Startups and company formations are exciting, but often full of uncertainties and challenges. A brilliant idea alone does not guarantee success. So how can you ensure that your vision can survive in the marketplace? Our “Starting a Business with Success” workshop will not only give you the answers, but also the tools to get your business idea on track for success.

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Not tested, is not founded. Only testing can ensure business success.

The dilemma of starting a business

The euphoria of the first idea can be deceptive. Many founders are blinded by positive feedback from their immediate environment and overlook the value of a preliminary market test. Before valuable resources flow into marketing or development, the idea must be put through its paces

Testing for a success – more than just collecting feedback

Having an idea is the first step. But how do you make sure it wears? This is where the art of market validation comes into play. Many founders make the mistake of asking their friends and family for their opinion in the initial phase. These often love and support us unconditionally and naturally want to motivate. For this reason, they tend to give mostly positive feedback and withhold critical comments so as not to discourage or hurt anyone. But however well-meaning their feedback may be, it is often subjective and not representative of the actual market. It is not enough to merely solicit opinions. The market must be systematically and critically tested to identify the real potential of the business idea.

The constant search for the “product-market fit

Optimal interaction between what is offered and actual market demand is crucial. This balance – often referred to as “product-market fit” – is the holy grail of any business startup. In fact, it is the main reason for the difference between long-term success and early failure. Interestingly, the lack of this balance is also the No. 1 reason why many startups fail, and not, as is often assumed, the lack of financing from investors. It does a startup little good to receive large sums of investment capital if it has not achieved product-market fit. Money alone cannot solve the critical market challenges or meet the real need of the market.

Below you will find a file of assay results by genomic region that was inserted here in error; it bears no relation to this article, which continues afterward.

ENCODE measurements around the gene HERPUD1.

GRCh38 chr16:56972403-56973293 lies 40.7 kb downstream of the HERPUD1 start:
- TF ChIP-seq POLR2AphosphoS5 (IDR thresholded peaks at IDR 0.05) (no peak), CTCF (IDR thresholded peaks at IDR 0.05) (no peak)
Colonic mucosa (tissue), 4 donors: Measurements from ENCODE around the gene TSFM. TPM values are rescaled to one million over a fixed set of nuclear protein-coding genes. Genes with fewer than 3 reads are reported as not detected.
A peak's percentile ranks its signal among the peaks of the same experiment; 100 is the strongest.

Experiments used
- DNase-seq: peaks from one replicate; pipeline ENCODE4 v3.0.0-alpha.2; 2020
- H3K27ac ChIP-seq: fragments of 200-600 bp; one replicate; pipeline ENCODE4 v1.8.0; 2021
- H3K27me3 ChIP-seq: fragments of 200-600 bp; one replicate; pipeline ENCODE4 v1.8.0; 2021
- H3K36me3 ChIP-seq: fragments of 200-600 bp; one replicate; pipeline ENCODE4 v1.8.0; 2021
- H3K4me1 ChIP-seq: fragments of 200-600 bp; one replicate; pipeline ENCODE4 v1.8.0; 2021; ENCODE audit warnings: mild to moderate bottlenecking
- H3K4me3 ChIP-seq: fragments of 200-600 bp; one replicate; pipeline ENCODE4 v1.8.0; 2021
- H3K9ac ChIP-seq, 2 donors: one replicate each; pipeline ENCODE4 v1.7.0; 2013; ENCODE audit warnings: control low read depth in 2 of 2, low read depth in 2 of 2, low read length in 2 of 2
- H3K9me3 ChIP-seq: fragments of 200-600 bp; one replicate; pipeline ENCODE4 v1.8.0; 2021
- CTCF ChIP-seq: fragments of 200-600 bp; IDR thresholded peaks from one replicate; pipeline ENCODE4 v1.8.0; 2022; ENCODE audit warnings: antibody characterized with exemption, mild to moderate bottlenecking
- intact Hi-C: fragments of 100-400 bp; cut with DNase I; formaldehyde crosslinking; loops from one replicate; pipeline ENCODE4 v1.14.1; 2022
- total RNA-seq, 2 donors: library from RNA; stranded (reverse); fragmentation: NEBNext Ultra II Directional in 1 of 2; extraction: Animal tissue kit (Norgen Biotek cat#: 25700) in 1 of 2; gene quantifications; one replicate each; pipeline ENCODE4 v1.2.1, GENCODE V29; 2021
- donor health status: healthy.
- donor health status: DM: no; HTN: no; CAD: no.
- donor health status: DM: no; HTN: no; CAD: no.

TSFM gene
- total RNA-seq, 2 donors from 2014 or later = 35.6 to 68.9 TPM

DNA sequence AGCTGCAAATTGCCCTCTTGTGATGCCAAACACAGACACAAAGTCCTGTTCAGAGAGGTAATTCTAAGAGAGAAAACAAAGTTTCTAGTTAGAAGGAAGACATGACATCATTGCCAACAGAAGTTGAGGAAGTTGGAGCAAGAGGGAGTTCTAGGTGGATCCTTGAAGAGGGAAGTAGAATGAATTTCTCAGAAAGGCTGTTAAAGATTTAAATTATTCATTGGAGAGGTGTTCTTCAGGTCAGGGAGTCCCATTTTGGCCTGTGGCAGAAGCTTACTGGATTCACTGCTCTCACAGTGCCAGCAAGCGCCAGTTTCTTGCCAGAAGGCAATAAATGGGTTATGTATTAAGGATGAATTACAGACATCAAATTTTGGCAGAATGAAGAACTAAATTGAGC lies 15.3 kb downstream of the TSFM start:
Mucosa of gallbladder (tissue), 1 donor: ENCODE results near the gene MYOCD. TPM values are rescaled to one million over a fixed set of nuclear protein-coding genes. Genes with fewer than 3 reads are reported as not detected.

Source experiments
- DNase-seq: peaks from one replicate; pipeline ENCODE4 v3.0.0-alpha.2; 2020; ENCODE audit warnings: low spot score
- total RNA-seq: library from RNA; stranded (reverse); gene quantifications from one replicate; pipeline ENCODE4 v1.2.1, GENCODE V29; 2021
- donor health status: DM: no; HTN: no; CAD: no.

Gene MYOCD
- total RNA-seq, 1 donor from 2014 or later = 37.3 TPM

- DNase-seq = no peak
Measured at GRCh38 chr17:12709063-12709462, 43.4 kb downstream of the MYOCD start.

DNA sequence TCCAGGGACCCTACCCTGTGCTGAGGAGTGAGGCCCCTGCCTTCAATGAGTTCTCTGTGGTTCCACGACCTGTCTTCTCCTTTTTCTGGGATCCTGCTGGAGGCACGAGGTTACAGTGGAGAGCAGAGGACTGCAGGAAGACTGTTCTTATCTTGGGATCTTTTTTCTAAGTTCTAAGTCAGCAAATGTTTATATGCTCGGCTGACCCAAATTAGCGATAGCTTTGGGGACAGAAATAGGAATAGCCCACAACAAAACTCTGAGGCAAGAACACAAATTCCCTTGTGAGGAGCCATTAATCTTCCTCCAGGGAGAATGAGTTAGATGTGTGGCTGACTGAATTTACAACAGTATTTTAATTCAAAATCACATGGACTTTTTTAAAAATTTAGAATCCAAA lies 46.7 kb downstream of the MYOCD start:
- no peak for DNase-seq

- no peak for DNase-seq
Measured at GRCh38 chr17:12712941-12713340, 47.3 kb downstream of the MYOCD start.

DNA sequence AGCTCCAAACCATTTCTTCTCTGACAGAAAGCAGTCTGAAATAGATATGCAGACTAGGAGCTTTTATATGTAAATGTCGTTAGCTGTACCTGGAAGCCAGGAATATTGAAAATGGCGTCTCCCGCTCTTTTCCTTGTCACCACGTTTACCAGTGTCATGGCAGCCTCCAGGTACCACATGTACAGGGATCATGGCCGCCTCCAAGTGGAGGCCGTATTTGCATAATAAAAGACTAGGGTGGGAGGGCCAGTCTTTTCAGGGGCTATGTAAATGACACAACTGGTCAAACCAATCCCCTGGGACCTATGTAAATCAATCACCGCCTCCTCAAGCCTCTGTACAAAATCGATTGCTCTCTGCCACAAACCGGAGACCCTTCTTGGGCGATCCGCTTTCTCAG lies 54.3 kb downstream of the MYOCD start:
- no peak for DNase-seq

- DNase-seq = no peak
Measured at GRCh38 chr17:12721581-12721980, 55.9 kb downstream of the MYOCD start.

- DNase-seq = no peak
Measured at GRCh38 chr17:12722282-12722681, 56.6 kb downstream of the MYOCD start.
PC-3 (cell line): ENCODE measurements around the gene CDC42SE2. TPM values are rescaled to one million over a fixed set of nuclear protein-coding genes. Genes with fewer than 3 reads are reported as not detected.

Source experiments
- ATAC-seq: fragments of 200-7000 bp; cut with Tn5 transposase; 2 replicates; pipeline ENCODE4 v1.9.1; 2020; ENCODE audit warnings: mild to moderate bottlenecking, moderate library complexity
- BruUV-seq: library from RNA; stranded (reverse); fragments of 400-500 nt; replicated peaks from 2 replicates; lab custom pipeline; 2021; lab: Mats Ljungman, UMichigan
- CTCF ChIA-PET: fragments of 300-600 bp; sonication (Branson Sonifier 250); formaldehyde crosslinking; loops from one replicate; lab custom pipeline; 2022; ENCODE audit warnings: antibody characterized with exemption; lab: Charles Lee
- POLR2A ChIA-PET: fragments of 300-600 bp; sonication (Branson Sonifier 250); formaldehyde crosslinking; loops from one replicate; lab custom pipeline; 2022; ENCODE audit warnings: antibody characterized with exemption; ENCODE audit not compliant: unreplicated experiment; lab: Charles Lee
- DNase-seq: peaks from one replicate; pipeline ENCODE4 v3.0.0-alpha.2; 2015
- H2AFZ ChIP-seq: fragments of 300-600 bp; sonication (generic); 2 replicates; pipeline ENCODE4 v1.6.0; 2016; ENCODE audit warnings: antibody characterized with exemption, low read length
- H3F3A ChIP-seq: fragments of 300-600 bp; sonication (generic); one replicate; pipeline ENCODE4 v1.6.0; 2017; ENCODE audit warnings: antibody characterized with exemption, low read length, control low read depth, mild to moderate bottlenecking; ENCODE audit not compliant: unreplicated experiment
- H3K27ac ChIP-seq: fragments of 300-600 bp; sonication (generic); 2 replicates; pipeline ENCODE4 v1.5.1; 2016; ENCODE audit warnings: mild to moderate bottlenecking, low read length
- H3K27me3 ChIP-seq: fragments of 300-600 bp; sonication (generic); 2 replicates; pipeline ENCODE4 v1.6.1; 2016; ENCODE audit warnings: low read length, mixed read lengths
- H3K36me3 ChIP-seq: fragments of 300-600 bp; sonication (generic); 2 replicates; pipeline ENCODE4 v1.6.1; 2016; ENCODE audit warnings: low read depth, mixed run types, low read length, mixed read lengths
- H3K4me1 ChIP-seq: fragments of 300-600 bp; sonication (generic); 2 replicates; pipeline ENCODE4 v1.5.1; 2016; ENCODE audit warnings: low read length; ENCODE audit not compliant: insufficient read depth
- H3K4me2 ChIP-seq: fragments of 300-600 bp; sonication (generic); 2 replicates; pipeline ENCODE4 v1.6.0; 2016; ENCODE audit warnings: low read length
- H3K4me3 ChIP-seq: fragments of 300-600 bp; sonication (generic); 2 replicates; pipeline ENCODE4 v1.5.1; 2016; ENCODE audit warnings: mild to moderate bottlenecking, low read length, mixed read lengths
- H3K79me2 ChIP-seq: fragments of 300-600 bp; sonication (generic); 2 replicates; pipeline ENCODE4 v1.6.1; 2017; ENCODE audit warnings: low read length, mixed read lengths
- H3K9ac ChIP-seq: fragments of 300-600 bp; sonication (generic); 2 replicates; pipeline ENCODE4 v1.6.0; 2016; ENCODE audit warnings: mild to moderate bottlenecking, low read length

Where many stumble

Many founders tend to work in the familiar and comfortable environment of their home or office without ever seeking direct contact with the market or potential customers. Only when they want to sell their product or service do they dare to make the first customer contact. In doing so, they run the risk of overlooking an essential aspect of entrepreneurship: direct interaction with the market and the real needs of the target group.

As Steve Blank, a well-known entrepreneur and academic in the field of entrepreneurship, aptly puts it, “Get out of the building.” Blank emphasizes the need for founders to step out of their comfort zone and interact directly with customers. This is the only way to understand real market needs and requirements. And as he continues, founders:inside often have to accept the hard truth: “No facts exist inside the building, only opinions.” In other words, they often have to realize that “their idea” or “their baby” may not be as brilliant in the real world as they originally thought.

The isolationism in which founders often find themselves in the early stages can be costly – both in terms of time and money. Without early market validation, they risk steering in a direction that does not meet actual market needs. Fortunately, today’s startup world offers proven approaches to escape these common pitfalls. Methods such as customer-centric development and the lean startup approach make it possible to constantly review, validate and optimize business ideas long before significant resources are invested. It is essential for any founder to understand and apply these methods to minimize the risk of failure.


There Are No Facts Inside Your Building, So Get Outside.